You use the rest of the material in the solar system. Depending on what exactly you built, and the tensile strength of your sphere (and thus the thickness of material you need), you might have to go "farm" material from other near-by systems. You'd probably also want to clean out all the asteroids and comets, even if you didn't need the materail, so they don't hit your nice sphere.

I assume they would have to spin to generate gravity, even if they do it pretty slowly. Wouldn't that mean that the top and bottom (bits on the axis) would have virtually no gravity? If so, would it be possible to "fall" from the surface into the star?
Yes. There exist calculations for what the spin rate would need to be for a 1 AU radius sphere to have 1 g at the inside surface of its equator. The force would decrease as you head to the poles. And you'd still need to do something to contain the air, like very high walls around the pressurized areas. All of that is part of the idea behind the "design" of Larry Niven's Ringworld (http://en.wikipedia.org/wiki/Ringworld) (spinning it, walls on the edge to contain the atmosphere).


Spinning the sphere would only make a small fraction of the sphere habitable.
Yes, but as Ringworld shows, that "small fraction" is still a lot of area; 3 million times the area of the Earth!

eburacum45
2008-Apr-15, 03:24 PM
As Niven realised, that makes the rest of the structure pretty much redundant.

Swift
2008-Apr-15, 03:31 PM
As Niven realised, that makes the rest of the structure pretty much redundant.
I don't disagree. It all goes back to why are you building the object, power or living space? For living space, the Ringworld seems a better solution. For power, the sphere, but probably as a "Swarm" not as a single, solid sphere.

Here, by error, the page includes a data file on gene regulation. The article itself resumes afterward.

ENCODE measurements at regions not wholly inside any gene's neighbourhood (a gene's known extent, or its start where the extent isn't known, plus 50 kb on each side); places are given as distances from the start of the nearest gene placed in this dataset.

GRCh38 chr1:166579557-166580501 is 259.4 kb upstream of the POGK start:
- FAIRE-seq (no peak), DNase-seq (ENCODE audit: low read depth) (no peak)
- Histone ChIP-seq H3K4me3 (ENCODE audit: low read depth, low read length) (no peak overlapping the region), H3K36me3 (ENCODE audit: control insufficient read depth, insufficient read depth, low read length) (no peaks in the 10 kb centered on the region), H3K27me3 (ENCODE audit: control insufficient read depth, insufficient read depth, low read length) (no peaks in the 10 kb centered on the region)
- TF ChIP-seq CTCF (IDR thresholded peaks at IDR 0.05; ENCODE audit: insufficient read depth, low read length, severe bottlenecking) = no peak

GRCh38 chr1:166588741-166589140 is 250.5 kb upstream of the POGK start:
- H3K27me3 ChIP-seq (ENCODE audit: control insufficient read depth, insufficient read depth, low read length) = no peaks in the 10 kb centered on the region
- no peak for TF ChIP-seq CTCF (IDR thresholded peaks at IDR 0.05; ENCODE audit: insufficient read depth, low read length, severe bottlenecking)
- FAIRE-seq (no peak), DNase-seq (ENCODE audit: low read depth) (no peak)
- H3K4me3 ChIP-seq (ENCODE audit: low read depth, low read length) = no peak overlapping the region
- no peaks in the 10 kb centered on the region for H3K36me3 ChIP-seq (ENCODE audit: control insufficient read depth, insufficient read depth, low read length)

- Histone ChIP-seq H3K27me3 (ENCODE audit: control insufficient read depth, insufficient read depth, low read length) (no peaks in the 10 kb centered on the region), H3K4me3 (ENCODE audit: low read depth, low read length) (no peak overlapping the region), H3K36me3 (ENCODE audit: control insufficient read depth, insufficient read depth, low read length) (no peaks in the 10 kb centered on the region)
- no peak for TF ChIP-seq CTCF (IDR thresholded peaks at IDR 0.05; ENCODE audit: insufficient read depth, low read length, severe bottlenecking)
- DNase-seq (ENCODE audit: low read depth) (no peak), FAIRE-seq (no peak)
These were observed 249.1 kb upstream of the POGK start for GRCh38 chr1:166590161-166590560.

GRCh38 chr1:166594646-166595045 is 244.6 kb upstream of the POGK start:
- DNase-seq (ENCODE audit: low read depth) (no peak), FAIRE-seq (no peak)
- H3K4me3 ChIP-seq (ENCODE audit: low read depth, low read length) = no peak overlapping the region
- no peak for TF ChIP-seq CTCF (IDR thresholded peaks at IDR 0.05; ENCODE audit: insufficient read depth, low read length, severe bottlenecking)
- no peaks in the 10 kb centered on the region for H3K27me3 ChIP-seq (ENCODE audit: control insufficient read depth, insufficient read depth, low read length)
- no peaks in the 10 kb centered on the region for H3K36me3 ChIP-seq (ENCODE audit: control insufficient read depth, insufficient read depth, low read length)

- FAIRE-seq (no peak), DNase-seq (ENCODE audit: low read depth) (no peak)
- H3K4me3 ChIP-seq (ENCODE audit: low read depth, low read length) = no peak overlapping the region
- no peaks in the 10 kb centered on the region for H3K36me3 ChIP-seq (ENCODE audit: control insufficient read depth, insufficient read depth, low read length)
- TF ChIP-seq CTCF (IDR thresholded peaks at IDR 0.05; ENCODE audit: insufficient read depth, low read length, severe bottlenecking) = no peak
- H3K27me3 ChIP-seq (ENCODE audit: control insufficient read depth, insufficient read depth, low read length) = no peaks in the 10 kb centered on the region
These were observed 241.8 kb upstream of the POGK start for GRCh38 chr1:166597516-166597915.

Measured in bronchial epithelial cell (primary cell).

I wonder if you could do both - a Ringworld at the equator, with two hemispheres of swarming satellites to collect solar energy.

Lastly, there is another idea of why a civilization would build objects such as these (its not originally my idea, but I like it) - because THEY CAN! Maybe a massively advanced civilization would do things like this, just for the fun, or to put their mark on the Universe. Lego toys, but your blocks are the size of minor planets! :dance:

Noclevername
2008-Apr-15, 04:20 PM
I don't disagree. It all goes back to why are you building the object, power or living space? For living space, the Ringworld seems a better solution. For power, the sphere, but probably as a "Swarm" not as a single, solid sphere.

I wonder if you could do both - a Ringworld at the equator, with two hemispheres of swarming satellites to collect solar energy.


A swarm for living space also makes more sense, as you could produce a lot more habitats from the same mass of material as you can making a ringworld from it (and from conventional materials too, no need to invent supertough "scrith" or other unobtanium as you would need to make a working ringworld.)

Swift
2008-Apr-15, 04:57 PM
A swarm for living space also makes more sense, as you could produce a lot more habitats from the same mass of material as you can making a ringworld from it (and from conventional materials too, no need to invent supertough "scrith" or other unobtanium as you would need to make a working ringworld.)
I guess the only downside, from a story telling standpoint, is that the civilzation has to retain some rudimentary spaceflight, if you want to travel from one satellite (swarmlet?) to another. In Ringworld, which postulated a post-collapse civilization (at least in the first book), you could always just walk.